Copyright © 2001 Doug Johnson
[Club founder and member Doug Johnson was originally asked to write this for the newsletter of the 390th Bombardment Group, with whom Doug flew B17’s during WW2. I thought this would be an excellent addition to the AAC member pages — the editor].
ON A WING AND A PRAYER
D-day, 6 June 1944: 390th Bomb Group, 569th Squadron: My first mission was a disaster. Run away prop that we managed to feather but could not keep up with the formation even with full military power so we aborted the mission and returned to base. What a way to start a war! Later in the day we tried again (Group Mission 123, target-Falaise, France). This one counted, one down 34 to go-we were on our way.
Oct 15, 1944: My 35th and final mission started about like most of the others we had flown during the previous few months. Two of our earlier missions had extended all the way from England, over Germany landing in Russia for a short stay. Leaving Russia and bombing in Poland and Rumania before proceeding on to Italy for a couple days before our final leg back into Framlingham, England. But this time we were going on a relatively short mission to Cologne, Germany. We were to fly the lead position, high element of “B” squadron. Take off went according to schedule and we were airborne at about 0534. Climb out and assembly was simply routine. We reached the IP and turned toward the target area. No enemy fighters were sighted and it looked like the flak was going to be light and inaccurate. Hey, this was going to be a piece of cake.
Just before bombs away the flak became moderate and their gunners were beginning to home in on us. Suddenly we received a burst right under the right wing. We lost number 4 engine and Victor Rutkowski (my co-pilot) feathered it immediately then informed me that number three engine was on fire. Now things were beginning to get pretty tense. We attempted to extinguish the fire with no success and it’s about time for bombs away. We continued and dropped our bombs in the target area. We notified the squadron leader and immediately pulled away from the formation. I called out on the intercom that “we had better get out of here before this plane blows up”. Things looked pretty bad. I called back later to the crew but got no answer because all of them except the co-pilot, engineer and myself had already bailed out.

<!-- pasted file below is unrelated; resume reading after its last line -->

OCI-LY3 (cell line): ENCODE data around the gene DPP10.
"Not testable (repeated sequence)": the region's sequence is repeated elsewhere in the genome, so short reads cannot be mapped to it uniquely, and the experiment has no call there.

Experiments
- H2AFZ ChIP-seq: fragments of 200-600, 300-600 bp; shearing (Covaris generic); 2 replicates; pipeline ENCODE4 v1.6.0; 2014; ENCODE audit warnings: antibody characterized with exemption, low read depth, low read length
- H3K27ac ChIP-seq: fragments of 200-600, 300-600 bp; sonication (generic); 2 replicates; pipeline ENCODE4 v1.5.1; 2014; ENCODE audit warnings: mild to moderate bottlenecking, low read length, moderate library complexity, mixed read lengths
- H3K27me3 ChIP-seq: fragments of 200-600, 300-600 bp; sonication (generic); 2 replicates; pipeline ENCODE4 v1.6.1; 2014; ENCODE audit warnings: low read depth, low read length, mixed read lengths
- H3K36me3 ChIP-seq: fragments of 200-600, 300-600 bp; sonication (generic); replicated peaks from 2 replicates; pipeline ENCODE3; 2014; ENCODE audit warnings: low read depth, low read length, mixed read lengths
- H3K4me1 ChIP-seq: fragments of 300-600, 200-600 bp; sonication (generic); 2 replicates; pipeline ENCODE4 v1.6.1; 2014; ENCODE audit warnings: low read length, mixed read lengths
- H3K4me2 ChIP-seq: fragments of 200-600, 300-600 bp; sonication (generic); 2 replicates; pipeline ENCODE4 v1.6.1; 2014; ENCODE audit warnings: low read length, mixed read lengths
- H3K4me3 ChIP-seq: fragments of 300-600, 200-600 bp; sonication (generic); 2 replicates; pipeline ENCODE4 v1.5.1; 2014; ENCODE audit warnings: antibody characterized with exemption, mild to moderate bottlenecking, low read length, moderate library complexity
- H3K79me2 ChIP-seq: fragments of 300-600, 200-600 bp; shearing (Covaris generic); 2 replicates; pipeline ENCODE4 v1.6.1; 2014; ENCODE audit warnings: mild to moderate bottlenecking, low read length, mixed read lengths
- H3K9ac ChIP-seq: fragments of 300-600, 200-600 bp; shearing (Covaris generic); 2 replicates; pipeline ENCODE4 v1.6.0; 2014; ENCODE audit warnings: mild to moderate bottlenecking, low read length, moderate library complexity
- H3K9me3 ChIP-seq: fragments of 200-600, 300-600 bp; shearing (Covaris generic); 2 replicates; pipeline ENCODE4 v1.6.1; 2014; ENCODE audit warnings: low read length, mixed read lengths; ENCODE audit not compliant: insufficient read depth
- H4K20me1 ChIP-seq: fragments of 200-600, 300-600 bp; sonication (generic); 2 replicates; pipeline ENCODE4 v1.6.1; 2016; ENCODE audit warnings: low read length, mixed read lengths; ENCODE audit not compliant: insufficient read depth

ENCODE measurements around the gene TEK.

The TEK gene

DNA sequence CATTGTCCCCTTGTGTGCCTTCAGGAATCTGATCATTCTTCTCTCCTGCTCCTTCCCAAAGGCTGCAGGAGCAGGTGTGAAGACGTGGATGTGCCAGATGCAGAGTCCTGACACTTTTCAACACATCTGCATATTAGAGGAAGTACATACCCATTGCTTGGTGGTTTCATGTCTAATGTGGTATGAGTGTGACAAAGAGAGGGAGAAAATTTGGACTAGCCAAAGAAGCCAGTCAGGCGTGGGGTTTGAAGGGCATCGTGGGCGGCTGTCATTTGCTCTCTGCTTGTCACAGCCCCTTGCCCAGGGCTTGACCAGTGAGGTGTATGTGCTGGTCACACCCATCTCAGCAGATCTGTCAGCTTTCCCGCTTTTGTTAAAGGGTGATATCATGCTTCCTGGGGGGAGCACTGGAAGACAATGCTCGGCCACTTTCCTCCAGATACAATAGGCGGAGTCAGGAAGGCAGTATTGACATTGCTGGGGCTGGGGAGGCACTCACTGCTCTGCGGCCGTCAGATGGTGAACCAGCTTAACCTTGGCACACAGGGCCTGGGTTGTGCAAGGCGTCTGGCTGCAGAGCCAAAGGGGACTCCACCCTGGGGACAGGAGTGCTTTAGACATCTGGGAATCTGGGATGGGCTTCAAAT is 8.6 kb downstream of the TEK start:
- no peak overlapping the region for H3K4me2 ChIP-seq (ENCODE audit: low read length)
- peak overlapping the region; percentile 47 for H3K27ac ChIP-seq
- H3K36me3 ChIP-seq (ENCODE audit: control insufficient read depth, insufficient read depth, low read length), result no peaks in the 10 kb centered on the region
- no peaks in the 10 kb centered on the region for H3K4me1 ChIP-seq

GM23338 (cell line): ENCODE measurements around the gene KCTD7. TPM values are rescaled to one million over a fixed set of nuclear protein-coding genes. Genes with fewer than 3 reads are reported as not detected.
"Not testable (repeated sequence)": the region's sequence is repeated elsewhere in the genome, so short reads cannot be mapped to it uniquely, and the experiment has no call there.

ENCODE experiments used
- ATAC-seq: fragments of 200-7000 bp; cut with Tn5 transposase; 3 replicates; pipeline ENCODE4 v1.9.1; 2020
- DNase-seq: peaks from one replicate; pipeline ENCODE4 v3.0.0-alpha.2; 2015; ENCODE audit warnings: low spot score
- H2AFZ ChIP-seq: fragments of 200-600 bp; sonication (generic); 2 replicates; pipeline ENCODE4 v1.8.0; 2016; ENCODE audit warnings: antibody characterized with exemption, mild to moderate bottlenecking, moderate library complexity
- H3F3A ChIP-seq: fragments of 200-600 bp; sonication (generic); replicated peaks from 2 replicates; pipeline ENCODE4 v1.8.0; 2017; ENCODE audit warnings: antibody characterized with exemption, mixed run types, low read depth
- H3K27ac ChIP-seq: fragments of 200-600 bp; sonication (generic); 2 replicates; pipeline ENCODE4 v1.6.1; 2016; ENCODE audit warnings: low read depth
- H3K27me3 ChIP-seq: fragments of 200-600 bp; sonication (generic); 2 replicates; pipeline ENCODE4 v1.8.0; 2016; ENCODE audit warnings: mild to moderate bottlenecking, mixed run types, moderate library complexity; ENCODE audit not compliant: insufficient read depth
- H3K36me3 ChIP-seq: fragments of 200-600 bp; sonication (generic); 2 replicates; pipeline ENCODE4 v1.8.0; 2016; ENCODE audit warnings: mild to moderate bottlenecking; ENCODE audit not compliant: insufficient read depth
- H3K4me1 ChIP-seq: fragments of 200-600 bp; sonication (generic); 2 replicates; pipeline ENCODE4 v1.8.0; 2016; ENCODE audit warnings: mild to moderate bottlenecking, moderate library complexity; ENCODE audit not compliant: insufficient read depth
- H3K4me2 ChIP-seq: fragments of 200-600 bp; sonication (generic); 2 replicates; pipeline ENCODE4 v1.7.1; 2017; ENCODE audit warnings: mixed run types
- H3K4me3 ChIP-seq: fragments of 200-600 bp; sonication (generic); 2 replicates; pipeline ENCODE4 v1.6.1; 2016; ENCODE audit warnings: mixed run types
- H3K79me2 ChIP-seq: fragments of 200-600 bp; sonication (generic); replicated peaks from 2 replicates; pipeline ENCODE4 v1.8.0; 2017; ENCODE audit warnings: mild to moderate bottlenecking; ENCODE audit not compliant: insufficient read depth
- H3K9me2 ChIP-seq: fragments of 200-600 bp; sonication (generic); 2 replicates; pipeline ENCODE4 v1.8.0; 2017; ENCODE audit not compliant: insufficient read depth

The fire continued in number 3 engine so the engineer bailed out and Victor followed him. I climbed down to bail out but decided to take one last look at number 3. The fire appeared to have gone out. The plane was in a slight dive as I climbed back into the seat. Upon returning the plane to level flight I noticed that the fire re appeared. I then put the plane in a fairly steep dive. I remember saying to myself “come on baby we’ve gotten this far, don’t blow up on me now”. The fire blew out shortly thereafter. My luck was still holding.
I was down to about 4000 feet by now and found myself flying through some more flak, and small arms fire. I didn’t realize at the time that I was flying directly over the ground fighting between our troops and the Germans somewhere north of Aachen. I really did not know who was shooting at me then but luckily I was out of it in a minute or so. I finally contacted a P-47 fighter pilot in the area who led me into St. Trond, Belgium (Site A92) where the landing was not the best I had ever made. A flat right tire that had been shot out by flak didn’t help. After exiting the plane and walking around to inspect the damage, I noticed that the tail gunner was still at his post. A flak burst had killed him. The plane had about 200 holes in it and the fuel was still leaking from the number 3 engine. I still can’t figure out why that plane didn’t blow up.
I later learned that my co pilot was killed on the ground by German civilians and that my bombardier had been wounded but evaded and my engineer also escaped capture and returned to base. The rest of my crew spent the balance of the war as POWs.
I got back to base on 17 October, my 24th birthday. After debriefing, I reported to the Group Commander where I got a royal chewing out. Apparently, I had screwed up radio communications for the whole group while desperately attempting to contact someone who could help me get back on the ground. Before dismissing me, he picked up the phone and said “put Johnson in for a cluster or something”. What a man!
Lt. Col. USAF (Ret.)
390th BG (H), 569th Sqdn
A/C 45-37513 (B-17G)
Johnson, D. L. — Pilot
Rutkowski, V.S.– Co pilot
Rudman, S. –Navigator
Francis, P. S. — Bombardier
Mc Laughlin, C. — Engineer
Ratz, W.F. — Waist gunner
Cowan, E.L — Ball turret
Pennick, A.A. — Waist gunner
Priest, C.M. –Tail gunner
2 total views, 2 views today